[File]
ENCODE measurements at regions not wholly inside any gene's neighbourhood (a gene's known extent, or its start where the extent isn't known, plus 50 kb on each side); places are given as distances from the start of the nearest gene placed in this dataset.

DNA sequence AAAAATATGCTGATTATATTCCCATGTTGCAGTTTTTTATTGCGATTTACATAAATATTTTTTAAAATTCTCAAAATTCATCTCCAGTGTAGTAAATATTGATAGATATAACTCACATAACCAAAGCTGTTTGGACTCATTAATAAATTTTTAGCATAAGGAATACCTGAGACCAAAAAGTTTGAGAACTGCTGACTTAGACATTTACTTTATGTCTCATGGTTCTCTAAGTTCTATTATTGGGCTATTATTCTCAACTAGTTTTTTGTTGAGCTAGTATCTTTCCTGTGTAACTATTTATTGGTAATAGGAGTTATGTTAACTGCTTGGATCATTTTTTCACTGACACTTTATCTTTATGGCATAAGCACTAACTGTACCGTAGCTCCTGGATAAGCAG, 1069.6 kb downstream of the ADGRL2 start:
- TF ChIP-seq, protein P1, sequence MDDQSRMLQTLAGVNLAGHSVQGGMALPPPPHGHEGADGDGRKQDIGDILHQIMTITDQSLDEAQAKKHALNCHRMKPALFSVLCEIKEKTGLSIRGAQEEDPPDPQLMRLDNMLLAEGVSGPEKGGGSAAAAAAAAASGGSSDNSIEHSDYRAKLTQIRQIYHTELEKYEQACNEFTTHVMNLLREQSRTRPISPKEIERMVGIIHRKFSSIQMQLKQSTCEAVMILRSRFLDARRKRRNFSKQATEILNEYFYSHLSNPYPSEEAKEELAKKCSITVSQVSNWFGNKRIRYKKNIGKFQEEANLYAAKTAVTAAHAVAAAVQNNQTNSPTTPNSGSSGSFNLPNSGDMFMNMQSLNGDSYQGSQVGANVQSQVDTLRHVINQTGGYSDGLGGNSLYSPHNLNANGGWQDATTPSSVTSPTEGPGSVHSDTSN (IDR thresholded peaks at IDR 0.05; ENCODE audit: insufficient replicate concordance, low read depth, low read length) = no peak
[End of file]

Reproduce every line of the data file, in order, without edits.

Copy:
ENCODE measurements at regions not wholly inside any gene's neighbourhood (a gene's known extent, or its start where the extent isn't known, plus 50 kb on each side); places are given as distances from the start of the nearest gene placed in this dataset.

DNA sequence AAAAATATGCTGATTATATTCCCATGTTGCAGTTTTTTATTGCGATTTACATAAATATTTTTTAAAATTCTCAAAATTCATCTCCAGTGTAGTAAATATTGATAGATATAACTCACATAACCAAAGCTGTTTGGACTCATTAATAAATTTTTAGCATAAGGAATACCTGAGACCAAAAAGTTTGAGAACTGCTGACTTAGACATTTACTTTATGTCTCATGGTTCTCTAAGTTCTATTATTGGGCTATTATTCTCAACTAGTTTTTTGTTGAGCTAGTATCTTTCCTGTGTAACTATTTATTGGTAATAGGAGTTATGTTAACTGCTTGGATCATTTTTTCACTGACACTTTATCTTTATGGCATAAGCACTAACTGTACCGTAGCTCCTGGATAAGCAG, 1069.6 kb downstream of the ADGRL2 start:
- TF ChIP-seq, protein P1, sequence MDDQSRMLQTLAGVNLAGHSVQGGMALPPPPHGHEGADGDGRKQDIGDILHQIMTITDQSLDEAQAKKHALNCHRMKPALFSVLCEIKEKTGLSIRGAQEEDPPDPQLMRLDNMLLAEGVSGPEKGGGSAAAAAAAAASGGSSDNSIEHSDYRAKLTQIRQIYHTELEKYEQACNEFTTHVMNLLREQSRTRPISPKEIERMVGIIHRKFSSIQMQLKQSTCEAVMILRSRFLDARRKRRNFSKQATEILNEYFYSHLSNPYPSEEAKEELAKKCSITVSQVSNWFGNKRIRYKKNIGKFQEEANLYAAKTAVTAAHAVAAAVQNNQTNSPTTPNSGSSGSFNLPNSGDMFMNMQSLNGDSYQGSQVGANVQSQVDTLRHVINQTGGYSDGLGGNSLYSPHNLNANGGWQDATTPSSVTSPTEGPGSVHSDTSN (IDR thresholded peaks at IDR 0.05; ENCODE audit: insufficient replicate concordance, low read depth, low read length) = no peak